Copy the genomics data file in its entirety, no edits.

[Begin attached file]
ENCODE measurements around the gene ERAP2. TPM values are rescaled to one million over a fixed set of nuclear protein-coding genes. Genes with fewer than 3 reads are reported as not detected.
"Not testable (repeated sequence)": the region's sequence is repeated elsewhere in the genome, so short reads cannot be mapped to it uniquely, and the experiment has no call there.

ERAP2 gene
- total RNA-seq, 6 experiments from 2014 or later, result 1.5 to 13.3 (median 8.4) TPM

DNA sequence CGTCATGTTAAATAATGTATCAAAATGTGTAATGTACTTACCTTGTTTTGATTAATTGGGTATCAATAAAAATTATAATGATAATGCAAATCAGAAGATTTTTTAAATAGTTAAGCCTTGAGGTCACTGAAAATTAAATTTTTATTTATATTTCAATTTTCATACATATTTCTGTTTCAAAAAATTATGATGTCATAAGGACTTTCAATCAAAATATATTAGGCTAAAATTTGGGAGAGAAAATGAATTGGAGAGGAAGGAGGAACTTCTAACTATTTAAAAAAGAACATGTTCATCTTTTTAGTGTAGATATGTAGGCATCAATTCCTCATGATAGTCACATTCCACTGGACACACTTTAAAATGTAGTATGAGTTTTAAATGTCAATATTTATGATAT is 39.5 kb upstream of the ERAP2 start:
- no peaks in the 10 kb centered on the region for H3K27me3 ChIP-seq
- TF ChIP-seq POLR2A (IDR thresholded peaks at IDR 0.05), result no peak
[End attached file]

ENCODE measurements around the gene ERAP2. TPM values are rescaled to one million over a fixed set of nuclear protein-coding genes. Genes with fewer than 3 reads are reported as not detected.
"Not testable (repeated sequence)": the region's sequence is repeated elsewhere in the genome, so short reads cannot be mapped to it uniquely, and the experiment has no call there.

ERAP2 gene
- total RNA-seq, 6 experiments from 2014 or later, result 1.5 to 13.3 (median 8.4) TPM

DNA sequence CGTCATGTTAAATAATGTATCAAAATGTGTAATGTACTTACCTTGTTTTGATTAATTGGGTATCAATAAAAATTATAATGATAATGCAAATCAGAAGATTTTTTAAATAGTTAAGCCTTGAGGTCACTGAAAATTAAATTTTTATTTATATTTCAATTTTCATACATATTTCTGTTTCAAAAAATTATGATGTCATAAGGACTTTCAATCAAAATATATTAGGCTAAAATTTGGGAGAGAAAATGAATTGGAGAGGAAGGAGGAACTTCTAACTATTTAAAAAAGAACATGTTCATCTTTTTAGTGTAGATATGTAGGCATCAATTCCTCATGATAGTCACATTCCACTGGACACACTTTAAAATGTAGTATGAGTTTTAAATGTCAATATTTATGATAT is 39.5 kb upstream of the ERAP2 start:
- no peaks in the 10 kb centered on the region for H3K27me3 ChIP-seq
- TF ChIP-seq POLR2A (IDR thresholded peaks at IDR 0.05), result no peak